The handicap race for the Yachtsman Cup was also confined to the three previous competitors, the Mercedes launch specially imported for the occasion by M. Charley having hopelessly broken down due to lack of lubrication. This boat was ineligible for the Harmsworth Cup, having a French hull and a German engine, and the mechanic in charge, with the happy-go-lucky characteristics of the average Frenchman, had come all the way without a spanner. The M.M.A. rules discourage extreme powers, with the result that the Thornycroft boat received 11 min. 50 sec, time allowance from the Napier, and won easily; the Beadle boat received 6 min. 55 sec., and was a bad second. The actual times over the course are interesting. The Thornycroft launch, with only 20 h.p., took 33 min. 51 1/5 sec., while the Beadle boat, with a reputed 50 h.p., occupied 33 min. 12 3/5 sec to run the course. When the scratch boat started the ebb was running fairly hard, and the time was 27 min. 9 1/5 sec. The competition, although so limited---owing perhaps to the fact that up to the present so few British makers of fuel-flash engines has realised the possibilities of the power-boat---was exceedingly interesting, and opens a great filed for future sport. The M.M.A. time scale also worked exceedingly well.

A sweepstakes race of 1 pound each for yacht's launches was also held, in which Mr. Compton's Lady Calista, of 23 ft. length with 5 min. handicap, was first in 56 min. 31 3/5 sec., and Mr. A. Nicholson's Gnat. 31 ft. long, won second prize from scratch in 1 hr. 7 min. 2 1/5 sec. Other entrants were Mr./ A. S. Bowlby's 24 ft., 6 h.p. Vanessa, and Mr. A. F. Evans's 18 ft., 2 h.p. Motive. Vanessa's time was 1 hr. 7 min. 50 1/5 sec.

In conclusion it should be stated that the Admiralty attached so much importance to the contest that they sent a special representative.

Transcribed from The Yachting World, July 16, 1903, pp. 55-56.

*  *  *

The Lessons Of The Marine Motor Race

It is true that British power-boats have had a walk-over for the Harmsworth International Cup. This in some measure detracts from the abstract interest. And it must be admitted that some consideration was not given beforehand to the choice of the course so as to sustain the interest of the spectators from start to finish. It should have been remembered that none but a company of the most patient enthusiasts care to see the competitors in any sporting event disappear shortly after the start, and after having fought out the whole issue invisibly reappear several hours later to finish a contest in such wise that the only interest centres in the momentary question of how far one competitor will win. From this point of view, which we take to be that of sportsmen in general, it is safe to say that a worse course could hardly have been chosen. The situation of the finishing point was well enough, nor could any exception be taken to it as a starting-point, had the course been laid eastward and back again; in which case the whole progress of the race would have been visible. As it was, praise the results of these races as performances against time as we may, the whole affair was the direst fiasco as a spectacular event. From all that can be gathered, too, the cause was, as usual, over-administration; or rather, we should say, administration too widely dispersed. It has long been a notable fact that the organisation of an ordinary club regatta is far more successful when left in the hands of the secretary, the handicapper, and the honorary timekeeper, than when the said hard-worked, frequently-blamed officials are assisted more or less by their race committee. But following up this line of argument, when control is vested in two distinct bodies, as in the present case, the wonder is, not that the event was a spectacular failure, but that it ever came off at all. The entire management of the affair, in a word, should have been left in one man's , and he was the one who's local experience was likely to be the widest. Apparently he was the last consulted.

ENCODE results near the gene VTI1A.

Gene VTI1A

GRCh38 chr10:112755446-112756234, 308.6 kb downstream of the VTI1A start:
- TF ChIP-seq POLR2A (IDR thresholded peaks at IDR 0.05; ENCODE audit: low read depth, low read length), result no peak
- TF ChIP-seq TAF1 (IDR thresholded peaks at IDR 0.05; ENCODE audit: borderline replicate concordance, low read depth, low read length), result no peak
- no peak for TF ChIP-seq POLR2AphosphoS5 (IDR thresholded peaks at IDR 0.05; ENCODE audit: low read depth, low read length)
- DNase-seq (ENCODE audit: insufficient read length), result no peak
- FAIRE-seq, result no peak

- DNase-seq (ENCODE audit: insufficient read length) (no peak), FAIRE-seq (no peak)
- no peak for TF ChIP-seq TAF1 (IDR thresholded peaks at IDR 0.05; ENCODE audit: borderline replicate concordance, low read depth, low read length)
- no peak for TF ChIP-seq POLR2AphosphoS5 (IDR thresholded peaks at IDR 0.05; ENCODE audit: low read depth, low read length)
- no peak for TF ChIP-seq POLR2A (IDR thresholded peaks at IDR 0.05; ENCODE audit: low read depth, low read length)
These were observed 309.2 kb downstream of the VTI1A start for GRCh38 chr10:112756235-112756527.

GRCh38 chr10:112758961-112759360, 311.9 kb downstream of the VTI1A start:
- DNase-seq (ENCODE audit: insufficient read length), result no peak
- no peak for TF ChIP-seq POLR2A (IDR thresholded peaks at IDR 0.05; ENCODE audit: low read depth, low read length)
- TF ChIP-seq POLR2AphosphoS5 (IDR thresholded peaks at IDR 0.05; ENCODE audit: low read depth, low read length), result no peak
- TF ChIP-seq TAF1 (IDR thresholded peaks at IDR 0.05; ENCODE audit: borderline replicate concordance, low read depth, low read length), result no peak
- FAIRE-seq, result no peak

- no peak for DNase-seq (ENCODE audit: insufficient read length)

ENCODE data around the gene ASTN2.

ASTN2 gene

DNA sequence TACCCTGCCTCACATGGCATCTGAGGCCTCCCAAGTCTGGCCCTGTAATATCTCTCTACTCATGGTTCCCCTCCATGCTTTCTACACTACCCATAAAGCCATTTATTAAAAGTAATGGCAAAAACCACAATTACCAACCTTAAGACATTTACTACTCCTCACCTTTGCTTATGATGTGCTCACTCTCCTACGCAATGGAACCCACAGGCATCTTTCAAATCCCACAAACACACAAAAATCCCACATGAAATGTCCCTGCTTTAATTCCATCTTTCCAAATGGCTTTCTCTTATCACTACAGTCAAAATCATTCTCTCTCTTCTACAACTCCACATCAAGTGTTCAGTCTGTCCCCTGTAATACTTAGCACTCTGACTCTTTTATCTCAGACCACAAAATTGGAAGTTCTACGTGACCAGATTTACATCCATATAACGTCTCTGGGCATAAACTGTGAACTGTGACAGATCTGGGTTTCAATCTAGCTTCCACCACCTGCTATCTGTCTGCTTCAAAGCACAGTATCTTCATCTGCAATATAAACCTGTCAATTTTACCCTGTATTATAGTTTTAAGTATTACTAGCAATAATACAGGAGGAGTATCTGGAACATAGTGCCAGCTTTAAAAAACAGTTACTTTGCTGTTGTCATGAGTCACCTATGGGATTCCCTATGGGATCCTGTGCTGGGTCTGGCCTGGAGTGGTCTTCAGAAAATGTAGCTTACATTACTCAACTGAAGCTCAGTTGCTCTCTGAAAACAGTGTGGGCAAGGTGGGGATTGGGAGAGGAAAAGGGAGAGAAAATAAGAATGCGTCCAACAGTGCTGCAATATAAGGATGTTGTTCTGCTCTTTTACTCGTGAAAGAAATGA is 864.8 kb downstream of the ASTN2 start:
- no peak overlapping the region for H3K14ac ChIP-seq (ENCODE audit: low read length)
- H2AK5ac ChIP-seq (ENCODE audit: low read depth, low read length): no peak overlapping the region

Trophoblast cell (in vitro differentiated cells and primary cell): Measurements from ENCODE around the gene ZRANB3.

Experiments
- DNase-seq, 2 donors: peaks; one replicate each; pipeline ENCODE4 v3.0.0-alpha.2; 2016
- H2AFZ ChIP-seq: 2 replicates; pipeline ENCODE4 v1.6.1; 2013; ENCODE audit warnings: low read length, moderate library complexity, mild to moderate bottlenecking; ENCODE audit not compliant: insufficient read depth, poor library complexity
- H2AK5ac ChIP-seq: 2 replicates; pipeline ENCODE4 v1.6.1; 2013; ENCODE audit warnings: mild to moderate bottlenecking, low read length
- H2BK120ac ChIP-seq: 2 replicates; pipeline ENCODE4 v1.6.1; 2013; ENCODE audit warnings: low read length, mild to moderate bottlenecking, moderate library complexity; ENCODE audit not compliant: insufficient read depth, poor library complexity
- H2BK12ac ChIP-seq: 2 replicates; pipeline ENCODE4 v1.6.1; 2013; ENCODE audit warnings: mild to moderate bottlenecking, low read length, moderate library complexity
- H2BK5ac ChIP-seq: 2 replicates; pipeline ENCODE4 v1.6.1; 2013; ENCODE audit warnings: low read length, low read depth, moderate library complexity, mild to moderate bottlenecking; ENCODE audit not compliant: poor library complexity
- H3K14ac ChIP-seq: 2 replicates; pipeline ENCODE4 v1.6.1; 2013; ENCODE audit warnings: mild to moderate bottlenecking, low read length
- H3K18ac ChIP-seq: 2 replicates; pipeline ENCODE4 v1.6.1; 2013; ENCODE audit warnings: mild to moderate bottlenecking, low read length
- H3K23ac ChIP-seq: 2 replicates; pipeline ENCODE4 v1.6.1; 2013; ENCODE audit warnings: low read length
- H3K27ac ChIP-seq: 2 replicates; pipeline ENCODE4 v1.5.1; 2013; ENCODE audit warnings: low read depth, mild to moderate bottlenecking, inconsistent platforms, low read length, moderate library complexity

But if judicious organisation were for to seek, those immediately concerned in the design and build of the competing power-boats and their engines cannot be too-warmly congratulated on the success of their work. For although of a widely differing type of craft from those of the design and sailing of which Mr. Linton Hope has established a reputation second to none on either side of the Atlantic, he has at a stroke achieved the notable feat of designing, in the Napier boat, the fastest speed-launch of her type in the world, bar none. And, be it remembered, that one, the Leighton speed launch, with her eight-cylindered engine has only a recorded speed rate of 23 miles an hour, which was not maintained for more than two miles said to have been measured during the previous winter on the ice of Lake Onondaga, N.Y. But that record is one which must be accepted with more or less caution by British yachtsmen, especially since the owner of the boat which made it did not bring her across to repeat it in the Harmsworth Cup race. On the other hand, we have the Napier boat running the whole nine miles of the course at an average of a trifle over 20 knots. Furthermore, her stability (contrary to all expectation from her appearance and the height of her engine) was such that she never showed the semblance of a tendency to roll at any time. Nor, for that manner, did either of her beautifully designed and built competitors, the Maynard-built Thornycroft boat---which was the most efficient in the race---and the even speedier but higher-powered Durandel, built by Saunders, Ltd., of Cowes.

The chief deduction to be derived from the race in particular is that the naval scouting of the future---in all probablility---will be done in fuel-flash engined speed-craft of the Napier and Thornycroft type; which, making no smoke, and little or no noise, would be hard to discover, and harder still to hit, even with a light quick-firer. And the lesson of these races most immediately applicable to power-yachting and the construction of both hulls and engines is that the lines of the speed hull need be only modified for the cruiser, while the makers whose engine has come through such a racing test in perfect condition may be relied upon to set the standard of absolute efficiency for either auxiliary or cruising-power-yacht work. For such a race is the demonstration in excelsis of the qualities required for either speed-launch or cruiser.

Transcribed from The Yachting World, July 23, 1903. pp. 69-70.

[Thanks to Greg Calkins for help in preparing this page. — LF]


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Leslie Field, 1999